Parking on your lawn on a regular basis is just classless. The occasional parking on your lawn shouldn’t bother anyone. Parking to the extent that it destroys the grass on a house’s front lawn degrades the property values of everyone in close proximity.

    I seriously doubt that this ordinance will have the disired effect, but many neighborhoods suffer dramatically due to people that park on their front lawns.

    In response to EMME, I have yet to see 311 work like that anywhere in Houston.

  • We were lucky to have Adrian Garcia as our councilmember and he had a crack staff that made sure our issues were addressed. If nothing was done, we would contact his office and it would be done. After a few of those, I guess 311 just became more responsive.

  • You can call and get a notice put on a property, been there, done that. However if the property is a rental and particularly if the landlord is out-of-town then that will be the last you ever hear of it. Now you get to look at a derelict property with a notice stuck to the front, huge improvement.

  • We call over and over and they get ticketed after a certain amount of warnings. It ain’t perfect, but it’s a start.

  • The said amendment would encroach on property owners’ rights. THE FIRST PARAGRAPH in the article supports my claim. ” Been worried that those neighbors of yours have been ruining the delicate balance of petroleum-based fertilizers in their grass with slow oil leaks? ” note that it states “their grass”. also noted is “Petroleum based fertilizers”.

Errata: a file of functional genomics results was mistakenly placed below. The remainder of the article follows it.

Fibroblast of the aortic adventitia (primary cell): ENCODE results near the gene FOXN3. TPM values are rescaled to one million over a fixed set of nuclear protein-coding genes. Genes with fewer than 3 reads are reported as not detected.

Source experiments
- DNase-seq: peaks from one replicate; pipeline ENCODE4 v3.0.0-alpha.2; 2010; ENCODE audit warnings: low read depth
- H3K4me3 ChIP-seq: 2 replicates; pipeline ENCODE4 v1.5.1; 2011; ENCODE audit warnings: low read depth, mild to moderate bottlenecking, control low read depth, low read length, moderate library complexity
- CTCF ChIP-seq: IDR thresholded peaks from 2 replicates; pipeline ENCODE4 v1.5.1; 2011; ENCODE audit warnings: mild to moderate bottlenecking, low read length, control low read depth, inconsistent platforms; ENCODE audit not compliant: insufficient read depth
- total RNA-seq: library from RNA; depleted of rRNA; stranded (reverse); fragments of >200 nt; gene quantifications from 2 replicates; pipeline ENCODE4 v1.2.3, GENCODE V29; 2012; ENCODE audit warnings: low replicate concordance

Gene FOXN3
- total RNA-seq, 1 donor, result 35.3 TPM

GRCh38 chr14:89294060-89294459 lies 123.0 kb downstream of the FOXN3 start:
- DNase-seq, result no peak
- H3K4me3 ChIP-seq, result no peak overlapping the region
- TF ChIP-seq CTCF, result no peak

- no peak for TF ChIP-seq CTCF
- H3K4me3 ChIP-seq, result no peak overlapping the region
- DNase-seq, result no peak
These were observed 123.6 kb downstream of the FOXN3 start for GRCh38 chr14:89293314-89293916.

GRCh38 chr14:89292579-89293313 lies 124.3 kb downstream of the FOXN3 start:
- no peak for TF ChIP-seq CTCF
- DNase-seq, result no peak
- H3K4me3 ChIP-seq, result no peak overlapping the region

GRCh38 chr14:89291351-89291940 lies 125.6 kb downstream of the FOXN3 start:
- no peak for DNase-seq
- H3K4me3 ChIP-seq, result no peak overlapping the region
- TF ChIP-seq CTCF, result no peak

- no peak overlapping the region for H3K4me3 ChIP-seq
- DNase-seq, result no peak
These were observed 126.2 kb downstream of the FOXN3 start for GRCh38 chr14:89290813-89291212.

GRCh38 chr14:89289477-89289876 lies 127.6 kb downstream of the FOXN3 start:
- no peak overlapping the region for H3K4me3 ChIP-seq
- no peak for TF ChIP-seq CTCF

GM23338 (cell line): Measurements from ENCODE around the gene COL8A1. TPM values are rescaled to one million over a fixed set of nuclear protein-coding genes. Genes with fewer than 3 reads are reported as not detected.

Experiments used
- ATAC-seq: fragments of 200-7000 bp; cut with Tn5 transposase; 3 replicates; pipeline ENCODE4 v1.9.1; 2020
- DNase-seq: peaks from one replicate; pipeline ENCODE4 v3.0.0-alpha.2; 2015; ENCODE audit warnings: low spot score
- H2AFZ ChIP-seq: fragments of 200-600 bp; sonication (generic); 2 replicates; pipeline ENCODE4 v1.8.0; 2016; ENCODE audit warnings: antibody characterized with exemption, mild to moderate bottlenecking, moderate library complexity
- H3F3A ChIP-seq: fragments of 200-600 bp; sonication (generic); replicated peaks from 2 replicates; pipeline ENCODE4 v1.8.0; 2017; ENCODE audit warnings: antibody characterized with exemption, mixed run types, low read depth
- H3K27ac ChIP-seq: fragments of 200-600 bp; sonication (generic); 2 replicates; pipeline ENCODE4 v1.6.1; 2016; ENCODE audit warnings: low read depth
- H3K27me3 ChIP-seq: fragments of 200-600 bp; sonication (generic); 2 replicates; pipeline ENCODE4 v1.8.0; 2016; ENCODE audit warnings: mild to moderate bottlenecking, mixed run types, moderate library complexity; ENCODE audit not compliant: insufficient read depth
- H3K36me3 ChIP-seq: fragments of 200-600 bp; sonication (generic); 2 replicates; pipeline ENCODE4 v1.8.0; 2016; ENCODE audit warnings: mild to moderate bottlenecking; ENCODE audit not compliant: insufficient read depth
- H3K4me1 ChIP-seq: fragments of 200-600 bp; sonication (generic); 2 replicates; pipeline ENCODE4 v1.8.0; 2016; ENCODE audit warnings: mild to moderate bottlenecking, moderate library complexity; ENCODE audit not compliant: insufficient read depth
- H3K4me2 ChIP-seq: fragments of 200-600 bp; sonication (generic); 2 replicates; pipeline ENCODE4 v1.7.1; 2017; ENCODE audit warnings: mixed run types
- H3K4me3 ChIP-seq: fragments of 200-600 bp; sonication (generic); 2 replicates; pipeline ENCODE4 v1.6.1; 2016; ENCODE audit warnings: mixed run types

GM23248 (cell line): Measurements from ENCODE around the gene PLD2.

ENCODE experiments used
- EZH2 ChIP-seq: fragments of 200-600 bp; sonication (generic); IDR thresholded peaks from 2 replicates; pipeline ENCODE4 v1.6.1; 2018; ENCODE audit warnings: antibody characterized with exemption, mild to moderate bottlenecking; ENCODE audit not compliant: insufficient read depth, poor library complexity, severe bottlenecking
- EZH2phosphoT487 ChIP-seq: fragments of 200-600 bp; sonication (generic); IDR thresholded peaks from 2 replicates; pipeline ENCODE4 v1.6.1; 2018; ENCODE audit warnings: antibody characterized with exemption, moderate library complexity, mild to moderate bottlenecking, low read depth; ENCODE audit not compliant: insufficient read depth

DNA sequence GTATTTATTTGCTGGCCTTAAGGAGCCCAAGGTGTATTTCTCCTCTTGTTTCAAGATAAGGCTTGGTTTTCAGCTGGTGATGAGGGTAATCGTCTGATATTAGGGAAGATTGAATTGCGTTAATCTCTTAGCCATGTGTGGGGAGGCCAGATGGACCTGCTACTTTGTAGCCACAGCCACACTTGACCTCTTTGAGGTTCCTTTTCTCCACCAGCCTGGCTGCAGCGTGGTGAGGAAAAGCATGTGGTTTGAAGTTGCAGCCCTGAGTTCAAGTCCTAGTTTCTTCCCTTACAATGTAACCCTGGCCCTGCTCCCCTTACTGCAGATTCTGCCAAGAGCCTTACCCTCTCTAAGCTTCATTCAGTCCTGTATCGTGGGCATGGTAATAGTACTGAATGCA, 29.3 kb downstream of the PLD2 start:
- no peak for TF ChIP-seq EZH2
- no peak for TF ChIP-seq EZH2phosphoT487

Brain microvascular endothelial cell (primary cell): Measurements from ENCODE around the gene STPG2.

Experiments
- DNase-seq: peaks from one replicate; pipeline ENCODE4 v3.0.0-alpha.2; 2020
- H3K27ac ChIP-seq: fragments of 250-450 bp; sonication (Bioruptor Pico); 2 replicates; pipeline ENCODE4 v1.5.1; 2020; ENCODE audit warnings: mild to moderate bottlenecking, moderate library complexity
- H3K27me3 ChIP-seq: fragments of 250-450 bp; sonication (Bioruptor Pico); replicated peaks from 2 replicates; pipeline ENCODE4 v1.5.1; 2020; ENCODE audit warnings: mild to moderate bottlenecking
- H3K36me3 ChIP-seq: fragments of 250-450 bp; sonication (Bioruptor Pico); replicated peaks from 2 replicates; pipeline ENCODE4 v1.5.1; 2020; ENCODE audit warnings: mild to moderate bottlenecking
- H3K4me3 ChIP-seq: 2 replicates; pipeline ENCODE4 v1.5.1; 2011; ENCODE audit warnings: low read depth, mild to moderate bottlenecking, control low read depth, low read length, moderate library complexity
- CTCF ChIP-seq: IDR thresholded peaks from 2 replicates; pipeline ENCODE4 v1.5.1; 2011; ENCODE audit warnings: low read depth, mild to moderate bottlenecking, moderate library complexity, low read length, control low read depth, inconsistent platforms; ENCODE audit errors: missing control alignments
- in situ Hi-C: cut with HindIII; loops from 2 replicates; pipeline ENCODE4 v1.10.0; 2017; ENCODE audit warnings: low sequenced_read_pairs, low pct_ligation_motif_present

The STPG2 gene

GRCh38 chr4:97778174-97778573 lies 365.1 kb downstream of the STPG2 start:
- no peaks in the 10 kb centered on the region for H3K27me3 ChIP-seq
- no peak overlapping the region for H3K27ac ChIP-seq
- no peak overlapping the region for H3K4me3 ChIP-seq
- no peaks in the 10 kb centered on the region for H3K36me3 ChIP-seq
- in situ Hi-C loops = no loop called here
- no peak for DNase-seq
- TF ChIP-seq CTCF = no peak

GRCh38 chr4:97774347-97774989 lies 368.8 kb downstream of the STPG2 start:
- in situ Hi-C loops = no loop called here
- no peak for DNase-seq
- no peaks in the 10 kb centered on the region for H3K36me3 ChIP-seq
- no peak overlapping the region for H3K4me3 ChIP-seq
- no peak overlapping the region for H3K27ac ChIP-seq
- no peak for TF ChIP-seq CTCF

“Ruining – – – their grass” If they want to ruin their grass, IT IS THEIR GRASS TO RUIN, THEY OWN IT. Also, motor oil is petroleum based, with the exception of synthetic oil. So if the fertilizer is petroleum based, what’s the difference? “their grass” would refer to privately owned grass on private property. City leaders in the towns in Louisiana(with the exception of Shreveport) are too smart to pull something like that. they know that they would be illegal to try to pass that unconstitutional ordinance. That amendment is just plain Illegal. Look up “Private property” in a legal book, or on a legal website.

  • This is The United States if America, people. If I want to park on my front yard, or do anything in my front yard, I can LEGALLY do so. If you do not want to park in your yard, DON’T! Speaking as a Louisiana State Trooper, Nobody has a right, or even a legal justification, to attempt to stop you from parking in your yard, or even change oil in that car parked in you yard, unless you let the oil go into the ground.

  • Mine was one of the HOA to apply for this crapola.

    I am protesting it.

    You should see the slum apartments, car dealers, mobile food shacks, check cashing, no credit pre paid cellular joints up and down Long Point at the enterance to our subdivision.

    Pathetic, useless government,,,obamaland!!